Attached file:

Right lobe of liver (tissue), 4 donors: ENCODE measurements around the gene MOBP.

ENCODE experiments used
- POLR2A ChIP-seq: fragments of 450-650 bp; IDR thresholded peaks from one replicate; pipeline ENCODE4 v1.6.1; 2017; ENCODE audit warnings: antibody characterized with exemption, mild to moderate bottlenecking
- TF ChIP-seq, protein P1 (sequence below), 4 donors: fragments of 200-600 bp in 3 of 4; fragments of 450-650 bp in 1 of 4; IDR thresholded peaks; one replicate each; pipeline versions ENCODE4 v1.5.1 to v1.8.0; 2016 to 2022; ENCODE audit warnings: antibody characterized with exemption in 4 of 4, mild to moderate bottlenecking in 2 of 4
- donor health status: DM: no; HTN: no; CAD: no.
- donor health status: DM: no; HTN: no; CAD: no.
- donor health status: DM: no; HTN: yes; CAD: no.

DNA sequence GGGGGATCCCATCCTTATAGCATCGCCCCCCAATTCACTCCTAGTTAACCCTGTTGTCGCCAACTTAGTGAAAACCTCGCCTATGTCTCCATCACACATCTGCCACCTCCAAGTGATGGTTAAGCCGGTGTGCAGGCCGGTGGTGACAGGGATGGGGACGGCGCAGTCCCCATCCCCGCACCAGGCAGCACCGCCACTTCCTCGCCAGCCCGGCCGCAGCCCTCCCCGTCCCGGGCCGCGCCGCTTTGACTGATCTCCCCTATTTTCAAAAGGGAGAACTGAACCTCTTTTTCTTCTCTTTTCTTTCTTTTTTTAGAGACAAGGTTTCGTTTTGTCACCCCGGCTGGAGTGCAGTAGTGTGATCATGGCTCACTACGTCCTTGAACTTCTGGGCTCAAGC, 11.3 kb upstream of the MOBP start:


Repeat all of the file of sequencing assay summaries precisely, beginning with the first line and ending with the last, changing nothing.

Right lobe of liver (tissue), 4 donors: ENCODE measurements around the gene MOBP.

ENCODE experiments used
- POLR2A ChIP-seq: fragments of 450-650 bp; IDR thresholded peaks from one replicate; pipeline ENCODE4 v1.6.1; 2017; ENCODE audit warnings: antibody characterized with exemption, mild to moderate bottlenecking
- TF ChIP-seq, protein P1 (sequence below), 4 donors: fragments of 200-600 bp in 3 of 4; fragments of 450-650 bp in 1 of 4; IDR thresholded peaks; one replicate each; pipeline versions ENCODE4 v1.5.1 to v1.8.0; 2016 to 2022; ENCODE audit warnings: antibody characterized with exemption in 4 of 4, mild to moderate bottlenecking in 2 of 4
- donor health status: DM: no; HTN: no; CAD: no.
- donor health status: DM: no; HTN: no; CAD: no.
- donor health status: DM: no; HTN: yes; CAD: no.

DNA sequence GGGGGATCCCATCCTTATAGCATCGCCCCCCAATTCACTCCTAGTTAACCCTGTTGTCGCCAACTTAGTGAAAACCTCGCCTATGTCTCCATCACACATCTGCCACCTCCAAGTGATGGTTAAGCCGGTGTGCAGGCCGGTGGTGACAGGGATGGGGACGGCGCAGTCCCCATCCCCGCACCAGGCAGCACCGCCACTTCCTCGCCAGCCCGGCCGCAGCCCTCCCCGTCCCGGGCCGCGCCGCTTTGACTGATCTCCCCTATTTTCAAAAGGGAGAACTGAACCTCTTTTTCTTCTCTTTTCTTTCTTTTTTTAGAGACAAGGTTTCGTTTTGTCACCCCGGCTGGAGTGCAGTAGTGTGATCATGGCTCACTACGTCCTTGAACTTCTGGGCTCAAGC, 11.3 kb upstream of the MOBP start: